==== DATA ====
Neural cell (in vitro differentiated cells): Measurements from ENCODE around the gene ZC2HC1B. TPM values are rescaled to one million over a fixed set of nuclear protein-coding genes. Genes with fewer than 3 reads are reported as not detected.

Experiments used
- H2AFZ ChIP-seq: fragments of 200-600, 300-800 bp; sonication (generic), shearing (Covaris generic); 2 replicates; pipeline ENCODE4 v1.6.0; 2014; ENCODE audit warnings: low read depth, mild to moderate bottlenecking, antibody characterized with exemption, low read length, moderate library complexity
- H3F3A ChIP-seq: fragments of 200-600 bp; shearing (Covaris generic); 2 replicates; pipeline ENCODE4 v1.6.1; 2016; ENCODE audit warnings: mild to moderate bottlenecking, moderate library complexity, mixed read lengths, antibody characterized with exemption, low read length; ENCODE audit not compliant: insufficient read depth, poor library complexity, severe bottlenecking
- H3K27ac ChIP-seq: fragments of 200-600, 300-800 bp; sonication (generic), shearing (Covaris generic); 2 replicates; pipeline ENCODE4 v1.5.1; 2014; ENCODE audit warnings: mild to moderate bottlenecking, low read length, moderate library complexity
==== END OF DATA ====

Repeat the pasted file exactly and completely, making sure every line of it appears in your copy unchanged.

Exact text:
Neural cell (in vitro differentiated cells): Measurements from ENCODE around the gene ZC2HC1B. TPM values are rescaled to one million over a fixed set of nuclear protein-coding genes. Genes with fewer than 3 reads are reported as not detected.

Experiments used
- H2AFZ ChIP-seq: fragments of 200-600, 300-800 bp; sonication (generic), shearing (Covaris generic); 2 replicates; pipeline ENCODE4 v1.6.0; 2014; ENCODE audit warnings: low read depth, mild to moderate bottlenecking, antibody characterized with exemption, low read length, moderate library complexity
- H3F3A ChIP-seq: fragments of 200-600 bp; shearing (Covaris generic); 2 replicates; pipeline ENCODE4 v1.6.1; 2016; ENCODE audit warnings: mild to moderate bottlenecking, moderate library complexity, mixed read lengths, antibody characterized with exemption, low read length; ENCODE audit not compliant: insufficient read depth, poor library complexity, severe bottlenecking
- H3K27ac ChIP-seq: fragments of 200-600, 300-800 bp; sonication (generic), shearing (Covaris generic); 2 replicates; pipeline ENCODE4 v1.5.1; 2014; ENCODE audit warnings: mild to moderate bottlenecking, low read length, moderate library complexity